At The Picture Show
There's just no fooling us
Try as he might, we can see the cards up Nolan's sleeve in 'The Prestige'
Director: Christopher Nolan
Screenplay: Christopher Nolan and Jonathan Nolan, based on the novel by
Starring: Hugh Jackman, Christian Bale, Michael Caine, Scarlett Johansson,
Rebecca Hall, David Bowie, Piper Perabo and Andy Serkis
Rated PG-13 / 2 hours, 8 minutes
Opened October 20, 2006
(out of four)
"Are you watching closely?" the opening voiceover of The Prestige asks.
Yes, as a matter of fact, I was watching closely, which is what made it so easy to
see through your half-baked trickery. If they wanted a good marketing slogan, they
should have gone with something more along the lines of, "Don't watch too
closely, because then you might figure everything out halfway through and spend
the rest of the movie waiting for the rest of the idiot characters to finally figure it
Then again, I'm not sure if that would fit on a promotional Frisbee, but I digress.
In a way, such a slogan -- which is repeated
several times throughout The Prestige, teasing us and challenging us to figure out
what is, in fact, obvious -- is a gutsy move on the part of the filmmakers. But by
letting their intentions be known so openly, they also set themselves up for greater
scrutiny and accountability.
Director Christopher Nolan and his brother, co-writer Jonathan, are not up to the
challenge, as is the case with so many films whose premises depend on the slow
unraveling of the "Big Reveal." It's a popular form of filmmaking, but not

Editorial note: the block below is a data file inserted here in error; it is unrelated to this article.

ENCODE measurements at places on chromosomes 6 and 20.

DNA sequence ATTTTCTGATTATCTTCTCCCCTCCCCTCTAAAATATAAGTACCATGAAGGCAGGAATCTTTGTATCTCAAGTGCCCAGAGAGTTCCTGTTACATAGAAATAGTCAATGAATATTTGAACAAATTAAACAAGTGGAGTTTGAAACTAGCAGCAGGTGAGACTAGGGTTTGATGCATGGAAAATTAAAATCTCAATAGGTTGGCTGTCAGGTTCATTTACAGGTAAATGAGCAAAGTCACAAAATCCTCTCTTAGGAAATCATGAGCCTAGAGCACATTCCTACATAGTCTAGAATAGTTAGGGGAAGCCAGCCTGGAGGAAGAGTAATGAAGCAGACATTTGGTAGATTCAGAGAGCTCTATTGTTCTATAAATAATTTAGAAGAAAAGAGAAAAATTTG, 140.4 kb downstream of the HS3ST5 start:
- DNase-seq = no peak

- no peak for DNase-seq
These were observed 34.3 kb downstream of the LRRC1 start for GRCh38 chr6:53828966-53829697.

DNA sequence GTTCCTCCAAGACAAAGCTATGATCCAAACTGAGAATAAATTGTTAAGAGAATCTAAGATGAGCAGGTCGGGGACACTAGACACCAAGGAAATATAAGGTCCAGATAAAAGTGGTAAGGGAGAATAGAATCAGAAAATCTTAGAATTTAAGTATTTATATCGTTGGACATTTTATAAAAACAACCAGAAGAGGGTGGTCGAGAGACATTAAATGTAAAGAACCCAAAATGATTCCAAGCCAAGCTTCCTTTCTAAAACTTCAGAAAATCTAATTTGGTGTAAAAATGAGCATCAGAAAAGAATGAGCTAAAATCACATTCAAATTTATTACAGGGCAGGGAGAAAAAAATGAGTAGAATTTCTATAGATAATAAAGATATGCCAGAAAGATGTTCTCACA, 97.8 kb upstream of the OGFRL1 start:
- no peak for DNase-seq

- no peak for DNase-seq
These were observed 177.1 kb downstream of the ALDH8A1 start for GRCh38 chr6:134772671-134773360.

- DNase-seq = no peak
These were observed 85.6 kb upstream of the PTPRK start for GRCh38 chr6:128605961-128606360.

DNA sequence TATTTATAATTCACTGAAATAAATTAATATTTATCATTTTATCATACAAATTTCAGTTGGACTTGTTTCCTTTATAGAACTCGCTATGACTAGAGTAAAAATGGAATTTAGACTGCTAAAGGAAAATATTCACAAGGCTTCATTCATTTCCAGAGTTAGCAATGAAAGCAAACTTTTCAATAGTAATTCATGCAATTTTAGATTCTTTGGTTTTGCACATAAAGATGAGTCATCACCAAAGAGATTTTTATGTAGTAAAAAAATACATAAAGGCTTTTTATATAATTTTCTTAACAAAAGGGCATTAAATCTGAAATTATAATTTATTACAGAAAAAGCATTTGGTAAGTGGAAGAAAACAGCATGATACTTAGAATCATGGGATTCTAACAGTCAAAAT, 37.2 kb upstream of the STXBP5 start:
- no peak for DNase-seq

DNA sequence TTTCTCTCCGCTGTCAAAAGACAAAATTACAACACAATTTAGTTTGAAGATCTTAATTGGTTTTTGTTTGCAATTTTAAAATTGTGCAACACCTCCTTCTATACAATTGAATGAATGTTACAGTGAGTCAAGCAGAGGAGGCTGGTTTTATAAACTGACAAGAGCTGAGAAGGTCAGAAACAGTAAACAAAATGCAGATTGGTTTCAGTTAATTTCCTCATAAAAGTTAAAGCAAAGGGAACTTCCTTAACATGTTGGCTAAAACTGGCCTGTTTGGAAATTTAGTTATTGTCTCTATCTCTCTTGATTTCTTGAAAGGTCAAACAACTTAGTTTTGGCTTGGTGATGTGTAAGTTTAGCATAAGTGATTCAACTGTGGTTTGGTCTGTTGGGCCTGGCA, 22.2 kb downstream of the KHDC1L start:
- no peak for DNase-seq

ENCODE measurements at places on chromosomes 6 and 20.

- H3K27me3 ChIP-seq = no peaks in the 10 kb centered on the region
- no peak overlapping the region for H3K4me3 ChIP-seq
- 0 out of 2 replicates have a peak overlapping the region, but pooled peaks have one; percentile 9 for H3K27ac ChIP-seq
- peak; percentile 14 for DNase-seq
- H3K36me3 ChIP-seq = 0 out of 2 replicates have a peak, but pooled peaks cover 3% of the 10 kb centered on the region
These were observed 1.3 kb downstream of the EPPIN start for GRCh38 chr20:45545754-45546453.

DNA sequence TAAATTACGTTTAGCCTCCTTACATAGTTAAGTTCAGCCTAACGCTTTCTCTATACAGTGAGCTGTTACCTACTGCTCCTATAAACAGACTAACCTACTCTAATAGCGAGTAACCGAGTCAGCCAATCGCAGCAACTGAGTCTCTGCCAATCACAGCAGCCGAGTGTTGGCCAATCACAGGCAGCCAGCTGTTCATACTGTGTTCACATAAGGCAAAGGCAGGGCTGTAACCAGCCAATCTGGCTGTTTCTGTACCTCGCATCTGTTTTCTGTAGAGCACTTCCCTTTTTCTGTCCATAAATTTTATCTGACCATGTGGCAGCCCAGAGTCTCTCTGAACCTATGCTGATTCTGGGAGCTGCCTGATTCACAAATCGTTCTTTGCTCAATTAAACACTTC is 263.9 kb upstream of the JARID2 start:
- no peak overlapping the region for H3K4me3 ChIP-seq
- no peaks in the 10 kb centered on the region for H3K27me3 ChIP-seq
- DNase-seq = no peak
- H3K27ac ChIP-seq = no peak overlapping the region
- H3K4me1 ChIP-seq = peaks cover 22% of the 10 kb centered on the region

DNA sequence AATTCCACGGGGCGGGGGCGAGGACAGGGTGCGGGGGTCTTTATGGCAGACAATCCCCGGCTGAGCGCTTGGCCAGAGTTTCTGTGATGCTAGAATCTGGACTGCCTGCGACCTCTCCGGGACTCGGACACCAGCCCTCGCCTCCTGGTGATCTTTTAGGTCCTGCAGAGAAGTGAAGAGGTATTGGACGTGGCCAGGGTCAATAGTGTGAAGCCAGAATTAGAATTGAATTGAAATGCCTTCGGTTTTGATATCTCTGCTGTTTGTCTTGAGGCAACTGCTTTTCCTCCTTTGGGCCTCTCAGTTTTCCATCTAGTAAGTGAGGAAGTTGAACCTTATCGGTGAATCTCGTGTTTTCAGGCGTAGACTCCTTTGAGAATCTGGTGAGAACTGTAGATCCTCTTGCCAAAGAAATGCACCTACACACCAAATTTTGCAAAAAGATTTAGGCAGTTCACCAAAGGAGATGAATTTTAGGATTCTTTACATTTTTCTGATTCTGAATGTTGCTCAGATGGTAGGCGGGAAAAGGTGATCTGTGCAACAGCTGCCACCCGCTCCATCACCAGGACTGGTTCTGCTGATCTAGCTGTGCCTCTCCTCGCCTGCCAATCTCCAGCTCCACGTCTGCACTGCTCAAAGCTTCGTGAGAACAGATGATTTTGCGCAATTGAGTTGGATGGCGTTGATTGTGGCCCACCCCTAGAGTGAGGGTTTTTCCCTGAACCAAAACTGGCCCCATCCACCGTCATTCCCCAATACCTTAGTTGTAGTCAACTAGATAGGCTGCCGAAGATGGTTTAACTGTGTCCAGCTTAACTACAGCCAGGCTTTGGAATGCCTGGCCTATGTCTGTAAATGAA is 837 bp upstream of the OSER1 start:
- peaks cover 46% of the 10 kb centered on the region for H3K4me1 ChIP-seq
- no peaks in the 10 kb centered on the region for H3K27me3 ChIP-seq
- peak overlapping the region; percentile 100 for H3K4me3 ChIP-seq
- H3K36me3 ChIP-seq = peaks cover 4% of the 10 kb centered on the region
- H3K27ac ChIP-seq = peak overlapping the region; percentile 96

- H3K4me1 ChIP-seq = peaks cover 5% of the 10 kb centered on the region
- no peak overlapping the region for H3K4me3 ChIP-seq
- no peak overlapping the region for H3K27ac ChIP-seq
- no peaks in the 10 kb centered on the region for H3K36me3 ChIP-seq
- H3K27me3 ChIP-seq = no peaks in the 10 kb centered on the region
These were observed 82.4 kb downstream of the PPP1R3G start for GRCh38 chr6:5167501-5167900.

necessarily always a successful one. We know and expect twists and turns in The
Prestige, not only because Nolan wants us to know, but because -- duh -- the
whole premise is about magicians and sleight of hand.
As the complexities of the plot reveal themselves, many twists are exposed, finally
culminating in the big one -- which any audience member should be able to spot a
good hour or so before Christopher Nolan decides to tell us. Seriously…it's, like,
right there, obvious to the extent that for a while I thought we were supposed to
know and that there would be some other surprise waiting for us in the end. But
there wasn't -- we were all just 10 steps ahead of the script.
It's an enormous challenge to successfully
misdirect an audience, but it's one that filmmakers keep attempting anyway, with
varying success. Sometimes, an entire film is built for the sole purpose of pulling
the rug out from under us. When the twist (or twists) doesn't work, it ruins the
whole movie -- but when it does work (I'm sure we all have our favorite
examples), the film gets even better with subsequent viewings.
Other times, a movie can overcome an unsatisfying surprise, if the rest of the
movie is decent enough, and if the film's entire purpose is deeper than simply
manipulating the audience. The Prestige sort of succeeds in that category; in other
words, I wasn't angry after leaving theatre like I was after seeing, say, The Village.
There's a lot about The Prestige to admire. The problem is it just doesn't set out to
do what it really wants to do.
Indeed, if The Prestige were a magician, it would be GOB Bluth.